You could analyze various depths of it. Unmated women needing, as women, to get “pierced.” They profoundly become the possessions and turf of these tattoo “artist” cruds who are doing things that even their fathers were not allowed to do: Permanently alter their bodies and change their destinies. But it’s also like a mental illness. Now they’re destroying their earlobes. As they continue to become Africanized their lips and other parts of their God-given bodies can’t be far behind. The next untouched “frontier” for these sick people and the criminals who foment and profit from their sickness — is the face. This is already starting.

    It’s truly the dark age.

    • Stronza
      Posted April 1, 2013 at 1:24 pm | Permalink

      I like your comments, J-C-L.

  21. M.
    Posted April 2, 2013 at 2:38 am | Permalink

    “Pre-Christian Germanic, Celtic and other central and northern European tribes were often heavily tattooed, according to surviving accounts. The Picts were supposedly tattooed (or scarified) with elaborate dark blue woad (or possibly copper for the blue tone) designs, though only Julius Caesar described these tattoos in Book V of his Gallic Wars (54 BCE). Other contemporary sources omit any mention of Pictish tattooing.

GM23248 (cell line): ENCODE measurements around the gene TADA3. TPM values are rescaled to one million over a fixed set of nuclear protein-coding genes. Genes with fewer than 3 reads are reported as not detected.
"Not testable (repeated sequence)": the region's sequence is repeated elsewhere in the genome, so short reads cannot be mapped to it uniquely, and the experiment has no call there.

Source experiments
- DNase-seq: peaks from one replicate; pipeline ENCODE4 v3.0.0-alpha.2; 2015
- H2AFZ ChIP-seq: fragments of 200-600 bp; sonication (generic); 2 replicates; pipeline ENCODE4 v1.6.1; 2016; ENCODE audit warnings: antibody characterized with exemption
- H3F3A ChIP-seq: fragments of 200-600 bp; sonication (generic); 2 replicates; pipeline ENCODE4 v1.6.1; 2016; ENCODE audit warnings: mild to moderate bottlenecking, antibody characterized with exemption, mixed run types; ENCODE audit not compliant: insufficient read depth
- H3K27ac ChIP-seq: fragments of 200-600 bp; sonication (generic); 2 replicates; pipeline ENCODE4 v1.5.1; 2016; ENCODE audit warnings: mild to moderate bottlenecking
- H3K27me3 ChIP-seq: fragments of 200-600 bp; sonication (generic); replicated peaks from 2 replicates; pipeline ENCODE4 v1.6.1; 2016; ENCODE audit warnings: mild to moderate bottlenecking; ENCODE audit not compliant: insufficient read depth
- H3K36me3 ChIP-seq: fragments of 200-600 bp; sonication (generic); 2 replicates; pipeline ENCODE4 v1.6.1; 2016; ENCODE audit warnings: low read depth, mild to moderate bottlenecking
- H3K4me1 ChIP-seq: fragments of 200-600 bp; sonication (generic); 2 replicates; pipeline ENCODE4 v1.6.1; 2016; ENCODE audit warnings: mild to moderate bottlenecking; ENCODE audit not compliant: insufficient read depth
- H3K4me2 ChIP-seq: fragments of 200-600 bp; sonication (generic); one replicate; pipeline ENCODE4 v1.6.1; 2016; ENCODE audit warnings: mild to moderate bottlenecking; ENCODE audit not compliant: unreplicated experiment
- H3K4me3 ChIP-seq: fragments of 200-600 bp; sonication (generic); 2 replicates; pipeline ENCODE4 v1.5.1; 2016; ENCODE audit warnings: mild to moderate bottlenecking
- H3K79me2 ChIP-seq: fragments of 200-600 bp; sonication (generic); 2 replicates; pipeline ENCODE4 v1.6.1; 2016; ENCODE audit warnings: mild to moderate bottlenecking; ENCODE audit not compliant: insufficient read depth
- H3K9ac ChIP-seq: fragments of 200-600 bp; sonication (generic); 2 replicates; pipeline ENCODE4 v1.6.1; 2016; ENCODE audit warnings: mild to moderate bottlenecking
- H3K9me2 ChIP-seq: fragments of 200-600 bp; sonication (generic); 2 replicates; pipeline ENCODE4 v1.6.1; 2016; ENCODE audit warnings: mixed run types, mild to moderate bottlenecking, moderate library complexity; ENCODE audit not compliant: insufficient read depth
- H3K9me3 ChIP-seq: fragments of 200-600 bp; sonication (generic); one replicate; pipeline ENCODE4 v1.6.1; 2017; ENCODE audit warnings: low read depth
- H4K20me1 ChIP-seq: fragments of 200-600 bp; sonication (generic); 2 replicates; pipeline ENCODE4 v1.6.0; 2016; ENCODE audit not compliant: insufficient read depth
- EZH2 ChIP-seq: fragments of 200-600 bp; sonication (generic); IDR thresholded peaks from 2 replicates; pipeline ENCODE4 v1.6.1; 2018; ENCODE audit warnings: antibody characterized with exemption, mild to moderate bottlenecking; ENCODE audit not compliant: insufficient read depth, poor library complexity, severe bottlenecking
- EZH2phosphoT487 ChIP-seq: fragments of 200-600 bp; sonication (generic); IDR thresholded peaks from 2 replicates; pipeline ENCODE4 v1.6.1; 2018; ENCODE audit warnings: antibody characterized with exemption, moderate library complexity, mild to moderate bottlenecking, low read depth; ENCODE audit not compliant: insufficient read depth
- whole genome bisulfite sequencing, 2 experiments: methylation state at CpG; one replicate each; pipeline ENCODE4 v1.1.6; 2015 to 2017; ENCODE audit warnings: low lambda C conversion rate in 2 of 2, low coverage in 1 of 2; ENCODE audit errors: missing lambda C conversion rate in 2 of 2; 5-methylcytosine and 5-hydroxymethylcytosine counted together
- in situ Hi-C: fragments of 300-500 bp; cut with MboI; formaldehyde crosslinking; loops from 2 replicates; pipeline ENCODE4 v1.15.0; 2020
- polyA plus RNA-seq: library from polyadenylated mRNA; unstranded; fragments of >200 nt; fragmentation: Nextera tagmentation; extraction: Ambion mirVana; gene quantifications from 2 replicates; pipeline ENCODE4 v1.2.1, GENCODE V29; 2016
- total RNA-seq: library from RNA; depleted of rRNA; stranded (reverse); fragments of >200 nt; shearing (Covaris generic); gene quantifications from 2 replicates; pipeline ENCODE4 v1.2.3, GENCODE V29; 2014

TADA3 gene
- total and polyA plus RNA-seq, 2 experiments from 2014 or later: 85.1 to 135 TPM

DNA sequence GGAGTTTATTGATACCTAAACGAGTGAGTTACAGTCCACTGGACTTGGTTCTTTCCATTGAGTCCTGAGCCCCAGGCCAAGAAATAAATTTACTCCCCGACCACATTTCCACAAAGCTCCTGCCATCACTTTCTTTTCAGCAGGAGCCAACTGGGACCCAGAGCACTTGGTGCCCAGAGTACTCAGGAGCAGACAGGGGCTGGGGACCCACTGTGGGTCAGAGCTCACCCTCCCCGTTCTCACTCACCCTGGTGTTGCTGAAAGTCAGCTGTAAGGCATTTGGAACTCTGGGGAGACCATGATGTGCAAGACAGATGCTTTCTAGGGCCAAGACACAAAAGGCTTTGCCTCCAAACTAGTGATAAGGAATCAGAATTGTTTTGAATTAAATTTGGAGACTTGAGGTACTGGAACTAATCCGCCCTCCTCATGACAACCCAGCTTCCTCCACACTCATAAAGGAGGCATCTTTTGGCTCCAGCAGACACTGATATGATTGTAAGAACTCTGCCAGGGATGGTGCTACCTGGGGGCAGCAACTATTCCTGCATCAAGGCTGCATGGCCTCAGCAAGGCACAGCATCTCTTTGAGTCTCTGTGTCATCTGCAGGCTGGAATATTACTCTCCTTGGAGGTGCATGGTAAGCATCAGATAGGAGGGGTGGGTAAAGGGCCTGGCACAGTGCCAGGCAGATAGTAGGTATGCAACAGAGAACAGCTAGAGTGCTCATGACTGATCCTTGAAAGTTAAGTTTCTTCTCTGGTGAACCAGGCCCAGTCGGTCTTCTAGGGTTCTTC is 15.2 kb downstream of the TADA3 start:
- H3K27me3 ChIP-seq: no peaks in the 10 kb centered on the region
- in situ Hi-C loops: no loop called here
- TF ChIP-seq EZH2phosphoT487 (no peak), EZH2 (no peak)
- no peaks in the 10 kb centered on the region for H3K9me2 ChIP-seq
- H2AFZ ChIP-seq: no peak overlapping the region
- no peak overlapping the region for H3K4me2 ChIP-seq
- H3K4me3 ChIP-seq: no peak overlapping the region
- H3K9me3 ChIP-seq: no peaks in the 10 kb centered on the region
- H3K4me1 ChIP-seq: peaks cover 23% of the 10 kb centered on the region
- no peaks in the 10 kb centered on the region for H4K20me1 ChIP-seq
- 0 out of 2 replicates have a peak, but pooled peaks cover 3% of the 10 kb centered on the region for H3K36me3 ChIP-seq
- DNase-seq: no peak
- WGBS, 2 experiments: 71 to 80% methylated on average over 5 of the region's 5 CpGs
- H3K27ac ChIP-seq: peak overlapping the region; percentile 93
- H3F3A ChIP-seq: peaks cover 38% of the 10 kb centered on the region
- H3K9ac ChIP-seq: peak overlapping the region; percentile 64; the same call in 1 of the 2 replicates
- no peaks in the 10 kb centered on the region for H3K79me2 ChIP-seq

Ahmad ibn Fadlan also wrote of his encounter with the Scandinavian Rus’ tribe in the early 10th century, describing them as tattooed from “fingernails to neck” with dark blue “tree patterns” and other “figures.”[1] During the gradual process of Christianization in Europe, tattoos were often considered remaining elements of paganism and generally legally prohibited.

    According to Robert Graves in his book The Greek Myths tattooing was common amongst certain religious groups in the ancient Mediterranean world, which may have contributed to the prohibition of tattooing in Leviticus. However, during the classic Greek period, tattooing was only common among slaves.”